CityMash.com - The dirty secrets are out in Vancouver! Snow is a paralyzing force. The 2017 Canucks are not a playoff team. Rents in this city are rising to astronomical levels. From families to students and professionals too, this rental market has people questioning their continued existence in this city and wondering aloud, “How much longer can I afford to live here?”
Average one bedroom apartments are currently at a staggering $1900/month with no apparent end in sight (although the recent introduction of regular snow might have some Canadians thinking twice about moving here for the ‘better climate’). While causes of the problem are blamed on a variety of factors, such as disproportionate supply to demand, AirBnb, and foreign buyers leaving condos empty, this does little to help people solve the problems they face when seeking a long term rental in Vancouver.
What are the solutions to this rental crunch? In London, England, once homeowners have built as high as they can, they dig down into the earth creating multi-level basements and luxury apartments.
They’re going where the room is and increasing rental spaces. It’s also not uncommon to hear of Londoners living 6-8 people in one bachelor suite. Is that where we’re going too? In New York in 2014, a well-dressed ‘homeless’ man was found to be living in Manhattan Bridge complete with make-shift walls and locks. That’s one way to save on rent but hardly a real solution for families and professionals in the city.
In Vancouver, there has been a push for small laneway homes, increased apartment buildings (sooo many apartment buildings), and even storage container homes. Do you have a tree fort in your backyard? That can be rented out for at least $1000/month.
Take Your Space
In Vancouver, one bedroom apartments with pantries are being turned into one bedroom apartments with a baby’s room.
Large closets are fitting bunk beds. Ikea is making a fortune. Soon, a sleeping bag under a coffee table will be called a rental space; $600/month? In January of this year, the story of a Vancouver man living in a storage locker went viral.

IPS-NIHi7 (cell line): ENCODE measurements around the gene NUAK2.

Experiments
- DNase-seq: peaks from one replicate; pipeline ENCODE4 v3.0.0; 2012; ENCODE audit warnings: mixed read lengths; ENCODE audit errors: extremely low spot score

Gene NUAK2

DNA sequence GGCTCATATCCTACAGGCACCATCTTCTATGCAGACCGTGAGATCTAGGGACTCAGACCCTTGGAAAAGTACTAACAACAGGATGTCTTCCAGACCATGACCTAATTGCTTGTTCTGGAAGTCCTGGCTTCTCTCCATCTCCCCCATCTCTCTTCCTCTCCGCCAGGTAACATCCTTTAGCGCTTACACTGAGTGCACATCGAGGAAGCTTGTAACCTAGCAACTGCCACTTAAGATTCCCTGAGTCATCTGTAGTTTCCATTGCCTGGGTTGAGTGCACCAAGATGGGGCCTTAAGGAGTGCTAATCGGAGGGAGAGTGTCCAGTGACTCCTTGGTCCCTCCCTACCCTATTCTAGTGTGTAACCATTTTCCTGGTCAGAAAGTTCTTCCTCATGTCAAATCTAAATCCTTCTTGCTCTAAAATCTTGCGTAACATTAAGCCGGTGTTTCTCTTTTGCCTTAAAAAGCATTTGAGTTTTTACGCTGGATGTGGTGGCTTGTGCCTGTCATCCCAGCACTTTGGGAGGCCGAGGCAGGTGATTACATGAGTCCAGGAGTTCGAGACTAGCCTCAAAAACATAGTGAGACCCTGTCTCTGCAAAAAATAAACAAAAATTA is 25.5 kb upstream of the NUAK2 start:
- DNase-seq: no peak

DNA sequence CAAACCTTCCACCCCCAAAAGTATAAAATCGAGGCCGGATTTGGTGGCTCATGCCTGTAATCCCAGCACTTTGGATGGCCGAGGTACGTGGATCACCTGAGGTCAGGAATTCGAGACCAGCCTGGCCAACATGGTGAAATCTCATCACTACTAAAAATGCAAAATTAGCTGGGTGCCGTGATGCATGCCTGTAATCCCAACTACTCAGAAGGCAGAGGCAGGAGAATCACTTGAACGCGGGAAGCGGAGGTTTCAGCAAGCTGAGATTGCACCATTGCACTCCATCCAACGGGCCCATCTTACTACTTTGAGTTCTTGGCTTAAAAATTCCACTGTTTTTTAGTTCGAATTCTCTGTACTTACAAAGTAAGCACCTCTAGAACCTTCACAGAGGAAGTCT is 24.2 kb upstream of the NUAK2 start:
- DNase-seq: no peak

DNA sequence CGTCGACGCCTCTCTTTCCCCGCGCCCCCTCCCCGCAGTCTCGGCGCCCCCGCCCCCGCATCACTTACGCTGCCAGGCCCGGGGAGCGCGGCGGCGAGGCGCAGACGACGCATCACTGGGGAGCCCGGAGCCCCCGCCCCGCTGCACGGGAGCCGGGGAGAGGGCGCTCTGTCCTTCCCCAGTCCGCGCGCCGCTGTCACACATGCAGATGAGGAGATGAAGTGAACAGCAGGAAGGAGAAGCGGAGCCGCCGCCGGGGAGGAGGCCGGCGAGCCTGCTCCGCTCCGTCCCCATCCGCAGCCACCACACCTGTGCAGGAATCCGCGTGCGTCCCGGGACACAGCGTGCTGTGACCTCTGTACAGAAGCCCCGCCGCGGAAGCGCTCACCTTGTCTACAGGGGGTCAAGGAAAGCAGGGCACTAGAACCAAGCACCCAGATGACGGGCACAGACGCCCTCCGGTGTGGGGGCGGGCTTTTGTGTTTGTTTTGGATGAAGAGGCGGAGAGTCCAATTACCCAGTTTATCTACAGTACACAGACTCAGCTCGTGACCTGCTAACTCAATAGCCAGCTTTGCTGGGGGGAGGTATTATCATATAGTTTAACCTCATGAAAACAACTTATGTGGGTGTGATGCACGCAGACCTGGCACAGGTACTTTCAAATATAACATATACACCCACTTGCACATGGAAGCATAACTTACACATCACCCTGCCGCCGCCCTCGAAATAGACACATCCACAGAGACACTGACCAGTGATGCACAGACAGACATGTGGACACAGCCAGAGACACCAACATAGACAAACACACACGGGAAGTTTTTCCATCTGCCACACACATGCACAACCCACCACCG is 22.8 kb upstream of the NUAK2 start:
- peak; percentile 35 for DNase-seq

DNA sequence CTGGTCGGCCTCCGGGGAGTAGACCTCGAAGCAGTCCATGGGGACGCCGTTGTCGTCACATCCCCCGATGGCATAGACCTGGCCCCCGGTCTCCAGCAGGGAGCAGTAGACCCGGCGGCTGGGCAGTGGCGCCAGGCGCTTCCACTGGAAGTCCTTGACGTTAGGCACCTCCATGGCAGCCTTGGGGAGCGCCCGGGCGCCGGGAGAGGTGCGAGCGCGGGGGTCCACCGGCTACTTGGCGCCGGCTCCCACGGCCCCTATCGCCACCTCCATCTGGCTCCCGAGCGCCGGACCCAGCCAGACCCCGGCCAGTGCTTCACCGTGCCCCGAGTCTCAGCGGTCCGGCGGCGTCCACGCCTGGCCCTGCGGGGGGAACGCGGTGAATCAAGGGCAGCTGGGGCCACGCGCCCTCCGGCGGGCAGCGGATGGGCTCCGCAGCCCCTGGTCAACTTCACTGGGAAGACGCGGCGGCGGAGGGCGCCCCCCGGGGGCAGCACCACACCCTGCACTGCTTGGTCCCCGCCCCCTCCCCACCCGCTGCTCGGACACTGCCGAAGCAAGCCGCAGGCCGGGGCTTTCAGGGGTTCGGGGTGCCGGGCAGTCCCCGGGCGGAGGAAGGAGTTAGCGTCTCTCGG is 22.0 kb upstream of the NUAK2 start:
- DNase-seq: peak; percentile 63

With furniture, heat, and even a sink, he was able to live in the unit for two months (before getting caught and evicted). That’s creative (but illegal) and shows what people will resort to in order to make ends meet and find their space.
It’s Not Over
Even once a suitable rental space is found, people need to compete with a myriad of other potential renters and prove themselves worthy. References, financial statements, skill testing questions, and talent contests may all be required.
Got a pet? You may be out of luck. You could find yourself arguing, “You said, No Dogs! I only have one dog.” Will renters be naming their cat, Nose Moe King? “You said, ‘Nose Moe King’ Allowed!”
Roommates. As rent goes up, roommates increase. Floor space becomes sleeping space and a couch can become your luxury home.
Splitting the costs and living in close quarters is part of the London, Hong Kong, and Tokyo experience. Vancouver is no different. It becomes a challenge seeing how many people you can ‘comfortably’ live with.
Night shift workers such as nurses, police officers, and first responders may find success sharing an apartment with day workers. While one is sleeping, the other is out working. Paying half the rent for half the apartment time seems reasonable and solution-oriented but likely not overly satisfying for hard-working professionals who feel they should be able to afford a little more independence.
The Beauty of the City Breeds Creativity
Vancouver is a beautiful city. With that beauty comes more and more people wanting to be here. It’s the same story for many great international cities from New York, to London, to Hong Kong. If people want to live here, they find a way.
What story will we be reading about next? Tokyo has pod hotels. Could Vancouver have pod rentals spaces attached to shared laundry, bathrooms, and showers? Are container homes coming to downtown parking spaces? As Plato stated, “Necessity is the mother of invention.” Expect Vancouver’s rental necessity to see more creative living spaces.
Rental prices keep increasing almost by the month. The focus on the causes seems to be taking away from efforts to find solutions.
What creative ways have you found to beat Vancouver’s rental market? Have you left Greater Vancouver, not because you wanted to, but for more affordable pastures? It will be interesting to see if Vancouver’s rental bubble does eventually burst.